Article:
The mayor of Ferguson, Mo., was reelected to a third term Tuesday night, pulling off a remarkable feat of political survival in the St. Louis suburb’s first mayoral election since protests erupted there three years ago.
James Knowles III was mayor on Aug. 9, 2014, when a white police officer shot and killed an unarmed black 18-year-old after a struggle. The shooting ignited a national protest movement that turned Ferguson into a symbol of racial dysfunction, with Knowles as one of its most prominent faces — a white official leading the overwhelmingly white government of a city that was two-thirds black.
By a margin of 56% to 44%, Knowles defeated his lone challenger, Councilwoman Ella Jones, who is black. If Jones had won, she would have made history as the first black mayor of a city that was once an overwhelmingly white “sundown town” where, until the 1960s, African Americans were banned after dark.
Instead, Knowles remains in office after the protests that led to a wave of resignations and departures among the city’s political leadership, which now faces new uncertainty under the Trump administration.
The election fell a day after Atty. Gen. Jeff Sessions ordered the Justice Department to review its consent decrees with embattled police departments like Ferguson’s. The legal pacts aim to limit racial profiling and excessive use of force, and Ferguson officials and activists are uncertain about what level of federal oversight to expect.
The shooting death of Michael Brown revealed the stark racial gap separating the city government and its residents. Ferguson was undergoing a demographic shift and had become two-thirds black, but five of the six council members were white, as were the police chief, city manager and almost all of the city’s police officers.
An investigation by the Obama administration’s Justice Department, launched after daily protests engrossed the nation, found city employees emailing racist jokes to each other, as well as a pattern of racial discrimination by police. The report said black drivers were twice as likely to get pulled over but 26% less likely to be found with contraband than white drivers.
After a wave of resignations and elections, Ferguson now has three black council members, a black police chief and a black city manager.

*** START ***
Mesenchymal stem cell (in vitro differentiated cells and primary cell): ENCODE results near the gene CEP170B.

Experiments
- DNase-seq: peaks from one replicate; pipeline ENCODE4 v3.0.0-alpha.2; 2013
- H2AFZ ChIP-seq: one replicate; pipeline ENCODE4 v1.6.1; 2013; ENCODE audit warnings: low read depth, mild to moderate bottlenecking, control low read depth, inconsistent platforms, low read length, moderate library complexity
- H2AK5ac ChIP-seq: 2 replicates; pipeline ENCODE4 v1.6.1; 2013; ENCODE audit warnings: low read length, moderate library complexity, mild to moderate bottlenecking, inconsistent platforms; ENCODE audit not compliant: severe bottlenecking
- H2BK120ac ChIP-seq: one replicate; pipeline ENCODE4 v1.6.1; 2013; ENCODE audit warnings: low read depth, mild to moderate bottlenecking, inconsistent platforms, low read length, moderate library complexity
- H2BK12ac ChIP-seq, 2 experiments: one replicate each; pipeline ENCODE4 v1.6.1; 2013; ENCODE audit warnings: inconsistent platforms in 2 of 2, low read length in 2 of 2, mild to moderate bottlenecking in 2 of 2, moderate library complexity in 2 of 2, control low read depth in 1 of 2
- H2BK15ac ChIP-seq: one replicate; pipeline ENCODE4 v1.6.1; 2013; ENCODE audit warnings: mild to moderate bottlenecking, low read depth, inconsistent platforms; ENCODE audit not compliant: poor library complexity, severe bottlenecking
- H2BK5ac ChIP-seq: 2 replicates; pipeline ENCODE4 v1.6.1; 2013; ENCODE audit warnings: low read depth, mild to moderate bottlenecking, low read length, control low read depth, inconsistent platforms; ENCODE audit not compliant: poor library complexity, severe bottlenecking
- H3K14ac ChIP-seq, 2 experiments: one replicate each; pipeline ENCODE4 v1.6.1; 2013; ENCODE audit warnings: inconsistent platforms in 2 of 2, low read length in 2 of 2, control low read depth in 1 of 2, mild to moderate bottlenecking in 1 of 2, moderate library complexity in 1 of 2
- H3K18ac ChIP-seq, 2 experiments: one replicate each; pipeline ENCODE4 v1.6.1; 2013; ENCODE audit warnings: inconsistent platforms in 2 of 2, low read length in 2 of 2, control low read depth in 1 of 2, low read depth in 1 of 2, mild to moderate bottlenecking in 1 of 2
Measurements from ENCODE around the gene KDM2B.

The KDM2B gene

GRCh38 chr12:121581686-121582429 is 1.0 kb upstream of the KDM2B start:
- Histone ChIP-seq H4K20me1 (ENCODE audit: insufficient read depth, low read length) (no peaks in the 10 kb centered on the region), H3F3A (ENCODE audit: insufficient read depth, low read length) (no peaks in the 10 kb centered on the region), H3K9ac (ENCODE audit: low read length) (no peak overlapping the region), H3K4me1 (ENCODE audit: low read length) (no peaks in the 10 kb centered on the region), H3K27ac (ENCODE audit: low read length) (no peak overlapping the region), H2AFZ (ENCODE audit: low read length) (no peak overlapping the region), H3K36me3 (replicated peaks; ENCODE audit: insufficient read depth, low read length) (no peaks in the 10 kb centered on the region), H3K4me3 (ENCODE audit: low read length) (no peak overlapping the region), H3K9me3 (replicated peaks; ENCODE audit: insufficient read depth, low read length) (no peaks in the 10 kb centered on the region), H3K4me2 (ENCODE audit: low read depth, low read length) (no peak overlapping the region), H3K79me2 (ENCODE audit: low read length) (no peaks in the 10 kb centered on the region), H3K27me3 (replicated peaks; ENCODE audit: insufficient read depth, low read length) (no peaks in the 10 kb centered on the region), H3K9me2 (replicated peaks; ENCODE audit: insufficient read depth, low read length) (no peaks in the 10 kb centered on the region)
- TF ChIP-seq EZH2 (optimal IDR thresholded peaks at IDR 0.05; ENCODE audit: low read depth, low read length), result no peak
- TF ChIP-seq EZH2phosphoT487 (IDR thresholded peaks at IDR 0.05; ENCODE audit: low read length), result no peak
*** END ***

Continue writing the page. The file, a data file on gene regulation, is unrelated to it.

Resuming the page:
But Knowles remains, to the ire of local activists who have long protested him. (Knowles couldn’t be reached by phone Tuesday and did not answer an email.) He survived a recall attempt in 2015 and, unbowed, launched a bid for a third and final three-year term as mayor.
“For those familiar with history, during the Civil War, Lincoln was often criticized by people on both sides of the issues of slavery and the war because of his even-handedness and his resistance to the pressures of radicals on both sides. He knew radicalism, even after the war, would further divide us, which it has for generations.”
Knowles’ bid drew a challenge from Jones, a newcomer to the City Council who had a busy election day Tuesday trying to persuade last-minute voters that it was time for a change.
“Phone banking, delivering lunch to the poll workers, knocking on doors — I’m doing everything,” Jones said in an interview. “It’s time for Ferguson to unite and become one Ferguson, and we cannot move forward under the leadership that we are under at this point.”
Jones criticized Sessions’ move to review Ferguson’s consent decree with the federal government, which Sessions had previously said was based on a report that was “anecdotal” and “not so scientifically based.”
Sessions’ action “is not going to help Ferguson at all,” Jones said. “We need that consent decree in order to keep Ferguson moving forward.”
Money has become a problem following the protests, leading officials to push for recent hikes of the sales tax (which was successful) and the property tax (which was not).
City Manager De’Carlon Seewood recently wrote that after a “drastic decline” in revenue, “the city’s operating budget is beyond lean. It’s emaciated.”
It’s not hard to see why. Before the protests, the city of roughly 21,000 drew much of its general revenue from fining motorists and residents — who were often poor and black — over minor infractions and then jailing them if they couldn’t pay. Court fines were a bigger source of revenue than property taxes, making up almost $2 million of the city’s $12.5 million in revenue in 2014.
But following protests and reforms at the local and state level, revenue from court fines has plummeted by almost 75%. One city budget analysis said police issued 2,197 tickets in 2016 compared with 14,590 tickets in 2014.
With 71% in favor, voters also overwhelming supported a ballot measure Tuesday to require that the city’s police officers keep their body cameras on at all times, with certain exceptions, and that the footage be stored for two years.
8:50 p.m.: Updated with election results.
This article was originally published at 6:45 p.m.